Contract law encourages the nonbreaching party to avoid loss wherever possible; this is called mitigation of damages. The concept is a limitation on damages in law. So there can be no recovery if the nonbreaching party had an opportunity to avoid or limit losses and failed to take advantage of it. Such an opportunity exists as long as it does not impose, in the Restatement’s words, an “undue risk, burden or humiliation.” 1The effort to mitigate need not be successful. As long as the nonbreaching party makes a reasonable, good-faith attempt to mitigate his losses, damages are recoverable.
Mitigation crops up in many circumstances. Thus a nonbreaching party who continues to perform after notice that the promisor has breached or will breach may not recover for expenses incurred in continuing to perform. And losses from the use of defective goods delivered in breach of contract are not compensable if the nonbreaching party knew before use that they were defective. Often the nonbreaching party can make substitute arrangements—find a new job or a new employee, buy substitute goods or sell them to another buyer—and his failure to do so will limit the amount of damages he will recover from the party who breaches. Under the general rule, failure to mitigate when possible permits the promisor to deduct from damages the amount of the loss that the nonbreaching party could have avoided. When there is a readily ascertainable market price for goods, damages are equal to the difference between the contract price and the market price.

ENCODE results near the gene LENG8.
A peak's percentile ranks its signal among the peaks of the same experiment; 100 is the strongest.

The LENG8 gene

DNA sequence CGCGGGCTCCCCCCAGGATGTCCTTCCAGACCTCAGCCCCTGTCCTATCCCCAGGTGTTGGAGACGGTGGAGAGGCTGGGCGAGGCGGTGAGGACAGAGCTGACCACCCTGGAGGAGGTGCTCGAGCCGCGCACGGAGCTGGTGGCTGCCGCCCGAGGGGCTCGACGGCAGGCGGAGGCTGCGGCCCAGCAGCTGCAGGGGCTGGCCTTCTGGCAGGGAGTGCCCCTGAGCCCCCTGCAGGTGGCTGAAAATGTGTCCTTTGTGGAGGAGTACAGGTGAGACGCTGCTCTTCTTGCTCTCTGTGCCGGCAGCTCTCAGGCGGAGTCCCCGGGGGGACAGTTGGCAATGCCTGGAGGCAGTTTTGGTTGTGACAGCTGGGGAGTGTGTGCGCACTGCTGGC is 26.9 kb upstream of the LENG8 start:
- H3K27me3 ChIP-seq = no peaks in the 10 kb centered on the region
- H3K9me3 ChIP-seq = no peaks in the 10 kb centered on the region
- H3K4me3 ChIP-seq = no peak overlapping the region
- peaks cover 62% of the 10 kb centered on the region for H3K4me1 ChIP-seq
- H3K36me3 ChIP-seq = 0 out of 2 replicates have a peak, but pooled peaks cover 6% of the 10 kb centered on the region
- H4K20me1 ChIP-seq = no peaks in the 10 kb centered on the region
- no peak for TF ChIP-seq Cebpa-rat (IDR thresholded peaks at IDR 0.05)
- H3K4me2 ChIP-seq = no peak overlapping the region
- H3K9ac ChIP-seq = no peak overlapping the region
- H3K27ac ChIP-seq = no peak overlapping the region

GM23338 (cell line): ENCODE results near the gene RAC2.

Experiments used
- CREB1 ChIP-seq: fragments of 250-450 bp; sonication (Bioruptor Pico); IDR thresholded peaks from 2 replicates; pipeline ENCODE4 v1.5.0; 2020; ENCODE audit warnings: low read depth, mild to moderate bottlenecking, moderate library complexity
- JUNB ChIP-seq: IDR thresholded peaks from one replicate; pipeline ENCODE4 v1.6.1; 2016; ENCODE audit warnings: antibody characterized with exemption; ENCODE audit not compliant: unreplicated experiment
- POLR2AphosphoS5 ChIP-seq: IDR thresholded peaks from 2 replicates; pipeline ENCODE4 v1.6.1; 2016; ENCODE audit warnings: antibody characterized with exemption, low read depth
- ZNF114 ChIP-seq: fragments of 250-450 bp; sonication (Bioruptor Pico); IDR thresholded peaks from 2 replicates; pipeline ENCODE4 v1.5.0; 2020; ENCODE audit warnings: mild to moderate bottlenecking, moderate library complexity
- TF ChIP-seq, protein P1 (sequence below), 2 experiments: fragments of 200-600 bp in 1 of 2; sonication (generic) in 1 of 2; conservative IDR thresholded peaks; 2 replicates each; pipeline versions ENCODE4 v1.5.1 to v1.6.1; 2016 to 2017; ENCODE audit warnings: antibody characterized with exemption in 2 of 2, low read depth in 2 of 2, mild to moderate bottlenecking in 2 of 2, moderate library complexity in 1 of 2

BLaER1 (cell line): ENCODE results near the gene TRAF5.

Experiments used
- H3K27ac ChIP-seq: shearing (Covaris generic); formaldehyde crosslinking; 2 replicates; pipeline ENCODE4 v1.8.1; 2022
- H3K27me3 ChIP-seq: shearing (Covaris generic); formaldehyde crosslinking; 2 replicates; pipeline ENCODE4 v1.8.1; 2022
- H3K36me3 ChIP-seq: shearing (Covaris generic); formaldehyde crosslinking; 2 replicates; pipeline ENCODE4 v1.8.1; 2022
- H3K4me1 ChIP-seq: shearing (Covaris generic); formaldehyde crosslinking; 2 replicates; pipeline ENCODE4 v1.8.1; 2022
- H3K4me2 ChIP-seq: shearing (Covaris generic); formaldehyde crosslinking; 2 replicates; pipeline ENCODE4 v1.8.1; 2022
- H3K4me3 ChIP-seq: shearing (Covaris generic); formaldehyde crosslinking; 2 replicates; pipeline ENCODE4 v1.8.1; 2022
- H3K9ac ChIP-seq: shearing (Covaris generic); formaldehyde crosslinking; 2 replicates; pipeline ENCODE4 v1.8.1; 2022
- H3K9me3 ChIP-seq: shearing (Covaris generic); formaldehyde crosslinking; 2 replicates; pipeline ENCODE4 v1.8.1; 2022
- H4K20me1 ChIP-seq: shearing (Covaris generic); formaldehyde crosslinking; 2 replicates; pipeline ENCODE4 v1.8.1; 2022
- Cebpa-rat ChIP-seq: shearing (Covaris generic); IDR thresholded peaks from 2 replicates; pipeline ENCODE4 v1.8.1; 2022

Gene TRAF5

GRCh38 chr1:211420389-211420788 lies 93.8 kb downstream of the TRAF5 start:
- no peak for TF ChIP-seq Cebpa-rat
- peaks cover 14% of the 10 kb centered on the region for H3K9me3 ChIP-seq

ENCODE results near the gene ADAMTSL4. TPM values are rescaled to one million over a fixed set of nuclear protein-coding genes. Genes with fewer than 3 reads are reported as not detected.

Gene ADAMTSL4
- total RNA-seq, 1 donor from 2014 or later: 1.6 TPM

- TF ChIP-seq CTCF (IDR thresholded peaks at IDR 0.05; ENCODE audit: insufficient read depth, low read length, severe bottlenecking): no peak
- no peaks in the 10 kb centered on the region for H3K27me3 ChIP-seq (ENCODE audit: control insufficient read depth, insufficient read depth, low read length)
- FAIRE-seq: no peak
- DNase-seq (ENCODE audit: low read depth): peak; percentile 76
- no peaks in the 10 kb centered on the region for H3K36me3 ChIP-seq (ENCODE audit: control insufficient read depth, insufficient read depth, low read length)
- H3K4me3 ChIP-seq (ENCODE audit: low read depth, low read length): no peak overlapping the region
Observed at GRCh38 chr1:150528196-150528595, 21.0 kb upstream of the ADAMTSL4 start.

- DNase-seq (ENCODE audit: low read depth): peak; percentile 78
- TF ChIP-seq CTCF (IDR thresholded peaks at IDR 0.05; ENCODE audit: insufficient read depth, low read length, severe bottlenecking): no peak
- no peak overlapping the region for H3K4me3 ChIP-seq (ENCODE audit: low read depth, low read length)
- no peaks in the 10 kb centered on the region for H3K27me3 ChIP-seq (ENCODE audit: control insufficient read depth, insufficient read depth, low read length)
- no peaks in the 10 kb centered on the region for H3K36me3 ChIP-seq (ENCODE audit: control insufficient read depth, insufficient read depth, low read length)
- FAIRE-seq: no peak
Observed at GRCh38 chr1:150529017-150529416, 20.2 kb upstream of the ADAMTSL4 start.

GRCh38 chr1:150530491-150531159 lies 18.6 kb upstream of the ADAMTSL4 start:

A substitute transaction is not just any possible arrangement; it must be suitable under the circumstances. Factors to be considered include the similarity, time, and place of performance, and whether the difference between the contracted-for and substitute performances can be measured and compensated. A prospective employee who cannot find substitute work within her field need not mitigate by taking a job in a wholly different one. An advertising salesperson whose employment is repudiated need not mitigate by taking a job as a taxi driver. When the only difference between the original and the substitute performances is price, the nonbreaching party must mitigate, even if the substitute performer is the original promisor.
The nonbreaching party must mitigate in timely fashion, but each case is different. If it is clear that the promisor has unconditionally repudiated before performance is due, the nonbreaching party must begin to mitigate as soon as practicable and should not wait until the day performance is due to look for an alternative.
As long as the nonbreaching party makes a reasonable effort to mitigate, the success of that effort is not an issue in assessing damages. If a film producer’s original cameraman breaches the contract, and if the producer had diligently searched for a substitute cameraman, who cost $150 extra per week and it later came to light that the producer could have hired a cameraman for $100, the company is entitled nevertheless to damages based on the higher figure. Shirley MacLaine v. Twentieth Century-Fox Corporation, Limitation on Damages: Mitigation of Damages, is a well-known case involving mitigation of damages.